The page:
Steingart grew up on Long Island where his father is a doctor and his mother is a retired attorney. Growing up, Steingart lived in a place where public transportation was a reliable option for everyone. But after graduating from Brown with a bachelor’s degree, he headed to the University of California-Berkeley, where he would earn a doctorate in engineering. On his way across the country, he saw firsthand how dependent much of the population was on their cars. What would happen to them when the oil ran out?

“I had traveled a bit beforehand but I never really went through rural expanses,” Steingart said. “Driving across the country was my first exposure to the great expanses of the U.S., and the real reliance on cars and oil outside of places where you had sufficient to good public transportation.”

The trip, which he took around 2000, inspired Steingart to specialize in batteries when he arrived at Berkeley. Nowadays, the threat of running out of oil has diminished. Instead, Steingart now believes we have the opposite problem.

“The reality is we probably have too much oil,” he said. “It’s too easy to use, and we’re too dependent on it … the real challenge of oil is more a problem of gluttony rather than famine right now.”

While Steingart is involved in the nuts and bolts of battery research, he often thinks about the broader view of the role of the batteries in the production and use of energy. Better, cheaper batteries could improve the economy in a multitude of ways. One of Steingart’s other research projects involves using batteries in the power grid. Currently, electrical plants have no means of storing the power they produce. That means they have to crank up power output as soon as it is needed during times of peak demand, such as a hot day when a lot of people turn on the air conditioning. All that power generating facility goes unused in times of low demand.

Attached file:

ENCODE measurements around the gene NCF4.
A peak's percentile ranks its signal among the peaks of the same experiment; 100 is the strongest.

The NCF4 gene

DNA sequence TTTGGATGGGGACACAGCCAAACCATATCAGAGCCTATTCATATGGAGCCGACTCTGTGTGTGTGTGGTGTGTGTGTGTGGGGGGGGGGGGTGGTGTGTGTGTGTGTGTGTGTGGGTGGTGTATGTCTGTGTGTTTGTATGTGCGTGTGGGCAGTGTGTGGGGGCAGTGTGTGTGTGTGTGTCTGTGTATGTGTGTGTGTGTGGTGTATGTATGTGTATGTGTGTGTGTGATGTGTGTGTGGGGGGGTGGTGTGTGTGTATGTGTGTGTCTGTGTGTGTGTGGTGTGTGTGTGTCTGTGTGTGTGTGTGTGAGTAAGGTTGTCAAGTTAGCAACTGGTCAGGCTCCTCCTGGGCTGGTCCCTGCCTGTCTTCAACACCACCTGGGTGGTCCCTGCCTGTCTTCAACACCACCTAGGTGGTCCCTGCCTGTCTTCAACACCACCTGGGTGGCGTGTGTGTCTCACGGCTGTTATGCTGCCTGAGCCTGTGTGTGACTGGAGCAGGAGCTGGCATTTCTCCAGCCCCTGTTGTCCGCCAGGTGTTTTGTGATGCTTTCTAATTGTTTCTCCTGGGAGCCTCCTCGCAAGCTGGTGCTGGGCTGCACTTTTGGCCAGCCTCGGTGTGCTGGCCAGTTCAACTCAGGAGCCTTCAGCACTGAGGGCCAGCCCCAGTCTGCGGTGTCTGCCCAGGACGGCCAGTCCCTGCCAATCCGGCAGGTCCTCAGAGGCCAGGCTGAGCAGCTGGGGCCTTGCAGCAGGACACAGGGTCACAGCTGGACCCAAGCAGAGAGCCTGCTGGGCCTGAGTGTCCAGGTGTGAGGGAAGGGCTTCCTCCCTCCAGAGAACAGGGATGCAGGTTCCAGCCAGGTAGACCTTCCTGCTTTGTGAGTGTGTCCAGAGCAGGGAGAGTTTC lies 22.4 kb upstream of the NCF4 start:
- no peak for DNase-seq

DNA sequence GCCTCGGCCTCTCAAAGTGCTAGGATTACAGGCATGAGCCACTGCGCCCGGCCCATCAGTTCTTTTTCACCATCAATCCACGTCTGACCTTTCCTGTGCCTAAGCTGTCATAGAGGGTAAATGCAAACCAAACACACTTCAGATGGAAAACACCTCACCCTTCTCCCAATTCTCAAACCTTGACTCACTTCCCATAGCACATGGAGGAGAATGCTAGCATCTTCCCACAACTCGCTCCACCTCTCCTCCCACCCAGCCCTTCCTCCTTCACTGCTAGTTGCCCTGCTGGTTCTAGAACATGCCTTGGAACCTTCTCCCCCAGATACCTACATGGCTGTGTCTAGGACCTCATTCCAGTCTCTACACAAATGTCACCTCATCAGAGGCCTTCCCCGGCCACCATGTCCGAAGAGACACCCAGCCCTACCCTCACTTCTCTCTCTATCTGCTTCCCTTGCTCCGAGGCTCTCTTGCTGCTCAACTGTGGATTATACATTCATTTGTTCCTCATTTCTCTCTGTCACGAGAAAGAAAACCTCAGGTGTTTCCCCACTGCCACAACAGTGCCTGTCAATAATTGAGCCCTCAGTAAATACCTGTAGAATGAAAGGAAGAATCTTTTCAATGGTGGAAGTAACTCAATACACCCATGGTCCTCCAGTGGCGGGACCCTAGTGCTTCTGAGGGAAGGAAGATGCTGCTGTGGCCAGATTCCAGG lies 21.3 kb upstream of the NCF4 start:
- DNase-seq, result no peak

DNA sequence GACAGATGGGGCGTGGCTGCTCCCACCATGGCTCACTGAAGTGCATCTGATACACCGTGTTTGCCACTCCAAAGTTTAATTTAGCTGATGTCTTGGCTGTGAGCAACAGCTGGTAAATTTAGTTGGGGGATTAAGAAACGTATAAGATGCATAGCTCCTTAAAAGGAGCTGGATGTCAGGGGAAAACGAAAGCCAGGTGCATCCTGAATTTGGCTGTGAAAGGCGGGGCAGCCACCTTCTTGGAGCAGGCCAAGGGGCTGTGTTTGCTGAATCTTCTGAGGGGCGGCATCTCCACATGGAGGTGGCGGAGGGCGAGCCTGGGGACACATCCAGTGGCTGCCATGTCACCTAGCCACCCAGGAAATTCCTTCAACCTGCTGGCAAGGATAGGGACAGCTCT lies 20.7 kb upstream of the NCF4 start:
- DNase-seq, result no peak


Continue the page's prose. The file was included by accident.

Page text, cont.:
If the power grid had a way to smooth out that electricity production, such as storing it in batteries located close to where the electricity was used, it could get away with having a much smaller power plant. The system would also be more resilient in case of a natural disaster such as a hurricane. Furthermore, because power lines suffer the most wear and tear when they are carrying peak power, reducing the peak load would make them last a lot longer and reduce maintenance costs.

“I’m working on how to make a really cheap battery that lasts a long time for grid-scale applications,” Steingart said. “Grid-scale energy storage at its most daring will not allow us to go fully renewable, but it can iron out some of the stochastic nature of solar and wind power,” he said.

With batteries acting as “shock absorbers” to kick in during times of peak demand, the power grid could become tremendously more efficient, thereby using less resources and creating less pollution.

As climate change becomes a more important issue, Steingart and the other researchers at the Andlinger Center are doing critical work at a time in history when energy efficiency could be of crucial global importance.

“It’s just a very exciting time to be in batteries,” he said. “When I started, it was a very sleepy field and I kind of Forrest Gumped my way into it. I got pretty lucky in that regard.”

Andlinger Center for Energy and the Environment, 86 Olden Street, Princeton 08544; 609-258-4899; Emily Carter, founding director.